The International Monetary Fund (IMF) released its latest half-yearly global economic forecasts in their World Economic Outlook (WEO) report yesterday.
When I reported the World Economic Outlook in September last year, the tone and language used to describe the global economy was one of major worry with dangers and risks lurking. After six months, IMF has turned more positive but still cautious.
“The threat of a sharp global slowdown eased with improved activity in the United States and better policies in the euro area. Weak recovery will likely resume in the major advanced economies, and activity will remain relatively solid in most emerging and developing economies.” (Source: WEO April 2012)
The world output is now forecast to grow at 3.5 per cent for 2012 and at 4.1 per cent for 2013.
The global economies are now made up of two halves, one with slow growth and the other with higher growth. The advanced economies is forecast to expand by only about 1.4 per cent in 2012 and by 2.0 per cent in 2013. In contrast, the emerging and developing economies are projected to grow at a faster pace at 5.7 per cent in 2012 and 6.0 per cent in 2013.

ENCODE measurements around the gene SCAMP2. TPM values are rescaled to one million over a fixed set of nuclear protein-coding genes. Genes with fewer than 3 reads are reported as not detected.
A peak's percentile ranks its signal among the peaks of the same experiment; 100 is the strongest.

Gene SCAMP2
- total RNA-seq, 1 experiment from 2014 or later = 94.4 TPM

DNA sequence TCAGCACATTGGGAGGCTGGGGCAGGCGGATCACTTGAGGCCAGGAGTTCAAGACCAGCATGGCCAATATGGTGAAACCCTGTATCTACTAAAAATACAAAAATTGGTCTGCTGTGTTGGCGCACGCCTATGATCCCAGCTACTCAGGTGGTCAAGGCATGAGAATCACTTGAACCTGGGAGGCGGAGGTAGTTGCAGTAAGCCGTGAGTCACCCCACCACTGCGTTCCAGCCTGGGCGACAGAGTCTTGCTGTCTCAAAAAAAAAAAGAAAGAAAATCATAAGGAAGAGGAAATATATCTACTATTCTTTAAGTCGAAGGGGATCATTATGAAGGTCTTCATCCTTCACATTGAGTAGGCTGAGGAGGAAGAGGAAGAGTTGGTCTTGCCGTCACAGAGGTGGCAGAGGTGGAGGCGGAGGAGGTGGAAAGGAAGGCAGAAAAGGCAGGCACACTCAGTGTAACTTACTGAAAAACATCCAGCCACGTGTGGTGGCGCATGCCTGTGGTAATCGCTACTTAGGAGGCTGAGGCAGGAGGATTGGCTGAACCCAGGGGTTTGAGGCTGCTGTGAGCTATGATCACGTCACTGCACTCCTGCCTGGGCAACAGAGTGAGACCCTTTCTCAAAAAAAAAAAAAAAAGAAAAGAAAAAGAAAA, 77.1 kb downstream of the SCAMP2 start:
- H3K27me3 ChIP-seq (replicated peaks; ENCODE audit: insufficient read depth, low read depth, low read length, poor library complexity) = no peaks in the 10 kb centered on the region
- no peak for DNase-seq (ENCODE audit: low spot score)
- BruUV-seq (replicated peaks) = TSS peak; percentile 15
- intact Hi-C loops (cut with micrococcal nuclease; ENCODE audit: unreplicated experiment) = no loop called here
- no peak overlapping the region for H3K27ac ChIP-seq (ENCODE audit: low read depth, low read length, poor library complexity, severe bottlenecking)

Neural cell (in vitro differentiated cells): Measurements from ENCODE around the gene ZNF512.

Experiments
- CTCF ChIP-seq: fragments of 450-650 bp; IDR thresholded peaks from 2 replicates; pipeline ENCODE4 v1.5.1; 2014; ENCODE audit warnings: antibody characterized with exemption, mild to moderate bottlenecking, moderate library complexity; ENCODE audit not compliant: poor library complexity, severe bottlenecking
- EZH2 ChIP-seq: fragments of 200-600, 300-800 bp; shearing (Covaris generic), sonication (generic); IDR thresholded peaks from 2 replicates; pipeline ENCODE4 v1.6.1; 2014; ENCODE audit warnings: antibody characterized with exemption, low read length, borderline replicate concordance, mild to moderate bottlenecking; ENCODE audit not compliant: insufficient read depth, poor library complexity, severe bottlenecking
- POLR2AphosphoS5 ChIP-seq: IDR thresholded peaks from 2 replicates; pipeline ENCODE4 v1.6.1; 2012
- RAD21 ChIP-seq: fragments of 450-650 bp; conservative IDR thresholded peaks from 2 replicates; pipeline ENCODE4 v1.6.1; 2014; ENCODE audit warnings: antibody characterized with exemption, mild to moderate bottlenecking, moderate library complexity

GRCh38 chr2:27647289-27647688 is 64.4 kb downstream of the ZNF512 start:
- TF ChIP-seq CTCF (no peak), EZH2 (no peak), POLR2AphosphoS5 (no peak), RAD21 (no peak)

The following provides the GDP growth forecast for some key countries.
GDP Forecast for 2012
United States +2.1%
Euro Area -0.3 %
– Germany +0.6%
– France +0.5%
– Italy -1.9%
– Spain -1.8%
Newly industrialised Asian economies +3.4% (includes Korea, Taiwan, Hong Kong and Singapore)
Middle East and North Africa (MENA) +4.2%
Almost all economies are expected to expand this year with the exception of some Euro area countries. The countries in Euro area, such as Spain (-1.8%), Italy (-1.9%), Greece (-4.7%), Portugal (-3.3%) are expected to contract due their severe austerity fiscal measures to address their government soverign debt problems.
China is expected to slow from 9.2 per cent growth in 2011 to 8.2 per cent growth for this year. India as well is expected to slow with GDP growth of 7.2 per cent growth in 2011 to 6.9 per cent growth for this year.
Performance of global economies for this year is forecast (3.5 per cent) to be lower than last year’s 3.9 per cent. The slower China economy for this year, which is the world’s second largest economy, has indeed impacted the global economic forecast. What we faced in 2011 would be dragged on for another year. These include, among others, poor investment valuation, slow wage growth, weak job security, and higher inflation for some countries like Singapore.
Copyright © 2012, limkimtong for Living Investment
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